But let’s bring it back a little. I was stalked and harassed via World of Warcraft by someone in my friend circle. You might even say that we had a slightly friendlier-than-friends relationship. I dance around this because even though I have a restraining order against this person now, since he’s been harassing me via blogs, Twitter, and WoW for well over 3 years, I still know that there’s many people who will read this and say, “Well, didn’t you do XYZ with him? That’s why he’s doing this to you.” See? Why is the person who is sending me rape threats on a daily basis less culpable of harassment than me, the person who gets to put up with this abuse daily? See how illogical it is? Or did it not even occur prior to someone you know saying something like this for you to see that?

This is why I’m exceptionally annoyed with someone like Crendor using a platform that is public and open to his entire fanbase to directly spout victim-blaming and other sexist malarky. Because all it does is serve to reinforce some really scary ideas that, out in the wild, have managed to make it hard to report any sort of abuse or rape or harassment by the victim because of what the backlash will be. It’s even become so normalized that women should expect and understand that they will be hit on because they were dressing sexy. And that they should just deal with that. Why is it that when the crime becomes involved with sex or abuse that suddenly we don’t find the person who did those things responsible? We don’t say that the bank was “just asking” to be robbed by having all that money inside of its vaults.

I want WoW celebrities to rise out of the primordial ooze, much like everyone else in our culture, and stop putting the fault of a crime on the person who had the crime committed against them. I want people to stop using their status and their public forums to spreading the same garbage we hear every day. I want there to be repercussions and consequences for thinking this is an okay idea to espouse professionally. I want people to think about this in all areas of their life, from bullying to abuse, to rape and even stuff like just creeping on someone at a bar. Unhook your brain from its track of “they were asking for it” and think about “what can I do to stop this from happening to more people?” We can even try all we like to make people “less of the victims” as we have been for years, but we really need to focus our efforts on not creating new criminals and bullies.

Clothes are just clothes, Crendor. They are swatches of material we use to express ourselves. They do not, however, force a person to do something to them. They do not ask for things. They are garments we wear for various reasons. A woman should be allowed to wear what she wants and not be at fault when lots of dudes feel compelled to hit on her in a creepy way. Dudes should stop hitting on people in creepy ways and if you think that clothes have anything to do with it, I have a bridge I’d like to sell you.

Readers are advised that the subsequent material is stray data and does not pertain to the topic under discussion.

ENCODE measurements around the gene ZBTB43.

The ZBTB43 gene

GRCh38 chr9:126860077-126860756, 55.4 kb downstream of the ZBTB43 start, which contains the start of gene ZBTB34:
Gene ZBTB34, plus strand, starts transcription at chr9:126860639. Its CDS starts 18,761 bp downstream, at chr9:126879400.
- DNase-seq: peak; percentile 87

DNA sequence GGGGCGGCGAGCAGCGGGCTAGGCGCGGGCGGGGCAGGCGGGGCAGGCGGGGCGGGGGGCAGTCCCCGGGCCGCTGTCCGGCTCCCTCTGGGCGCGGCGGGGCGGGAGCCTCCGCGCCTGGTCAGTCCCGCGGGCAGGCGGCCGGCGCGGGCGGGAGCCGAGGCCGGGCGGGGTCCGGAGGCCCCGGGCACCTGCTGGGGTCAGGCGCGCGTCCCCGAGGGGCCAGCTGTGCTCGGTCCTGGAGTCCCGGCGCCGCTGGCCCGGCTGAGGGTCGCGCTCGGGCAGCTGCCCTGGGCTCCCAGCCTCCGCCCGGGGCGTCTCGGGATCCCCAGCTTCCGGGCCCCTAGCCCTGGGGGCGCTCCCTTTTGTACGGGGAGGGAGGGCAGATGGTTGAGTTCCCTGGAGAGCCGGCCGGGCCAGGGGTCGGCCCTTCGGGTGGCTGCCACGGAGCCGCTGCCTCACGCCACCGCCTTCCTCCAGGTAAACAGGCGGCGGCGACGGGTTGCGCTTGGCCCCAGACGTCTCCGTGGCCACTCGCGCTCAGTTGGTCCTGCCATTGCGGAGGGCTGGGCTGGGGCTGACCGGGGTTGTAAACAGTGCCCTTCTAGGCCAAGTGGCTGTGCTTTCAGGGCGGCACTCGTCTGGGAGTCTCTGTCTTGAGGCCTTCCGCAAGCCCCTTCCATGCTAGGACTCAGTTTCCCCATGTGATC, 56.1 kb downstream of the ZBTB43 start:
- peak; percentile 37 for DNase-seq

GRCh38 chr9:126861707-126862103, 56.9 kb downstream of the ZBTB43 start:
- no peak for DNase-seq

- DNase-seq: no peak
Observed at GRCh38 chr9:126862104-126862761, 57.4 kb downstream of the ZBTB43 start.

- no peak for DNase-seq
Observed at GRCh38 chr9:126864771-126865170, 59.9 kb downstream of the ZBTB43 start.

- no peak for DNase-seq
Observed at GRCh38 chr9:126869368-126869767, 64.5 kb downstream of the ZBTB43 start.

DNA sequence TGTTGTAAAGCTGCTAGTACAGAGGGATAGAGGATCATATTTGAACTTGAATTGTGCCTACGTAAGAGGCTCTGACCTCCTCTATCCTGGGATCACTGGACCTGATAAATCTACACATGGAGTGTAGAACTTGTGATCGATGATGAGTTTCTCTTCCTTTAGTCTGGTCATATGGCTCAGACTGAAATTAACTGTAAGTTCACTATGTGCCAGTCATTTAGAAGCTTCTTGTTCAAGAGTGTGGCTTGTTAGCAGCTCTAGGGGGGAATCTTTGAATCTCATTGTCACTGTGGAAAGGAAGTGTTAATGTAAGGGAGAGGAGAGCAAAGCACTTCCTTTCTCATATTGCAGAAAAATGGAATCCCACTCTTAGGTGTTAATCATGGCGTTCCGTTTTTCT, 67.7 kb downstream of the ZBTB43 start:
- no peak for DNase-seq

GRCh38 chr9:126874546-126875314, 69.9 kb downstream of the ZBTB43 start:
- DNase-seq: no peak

(Note, the bridge is wearing pasties and a thong. Hope that helps.)

[Originally posted at Apple Cider Mage]

Anti-Gay Slurs at BlizzCon 2011

The BlizzCon logo.

Earlier today, a reader sent us a link to the Blizzard forums that contained some disturbing news. The closing ceremonies at BlizzCon this past weekend included a performance by metal band Cannibal Corpse; before they started, however, Blizzard employees showed a video of the lead singer talking about World of Warcraft, namely how much he hates the Alliance faction. The problem is, he used homophobic slurs to do so. The video had the swearing censored, but people could still tell what he was saying, and the original uncensored version is available online. GayGamer has both videos and more of the story. Tiny dancer points out,

Many are disturbed that a senior Blizzard employee endorsed a video saying that players of one faction should die – and still more are outraged that anti-gay speech was used in the promotional video, without regard for LGBT players and despite the fact that gay kids are killing themselves.

Blizzard shouldn’t be endorsing this sort of behavior or this sort of language. Blizzard employees are leaders of a very large community, and when community leaders endorse certain kinds of language or behavior, they give license to members of the community to do the same things. It doesn’t matter whether it was meant as a joke; even if Blizzard isn’t homophobic themselves, the community of World of Warcraft is enormous and undoubtedly contains many people who are bigots that hate queer people. And now those people think you, Blizzard, agree with them and are on their side, and that you think homophobic slurs are okay; this encourages them to harass queer players and use slurs that make queer players feel unsafe and unwelcome.

This is absolutely shameful, and Blizzard has yet to offer any sort of real apology. Readers can sign this petition demanding a real apology. Siannan MacDuff, who created the petition, writes in her letter:

But we live in a world where young people are bullied into suicide because of their expressed or perceived sexuality. Many of these young people play WoW as a source of escapism. It is a safe assumption that at least ten percent of your customer base are GLBTQ, and many more of them are allies of those minorities. I myself am a bisexual woman. One of my main characters is a female dwarven rogue that I roleplay as being in a same-sex domestic partnership.

To see Sam Didier up on stage endorsing that kind of language, albeit “bleeped”, was heartbreaking.

No More Excuses: “It’s The Middle Ages, Yo!”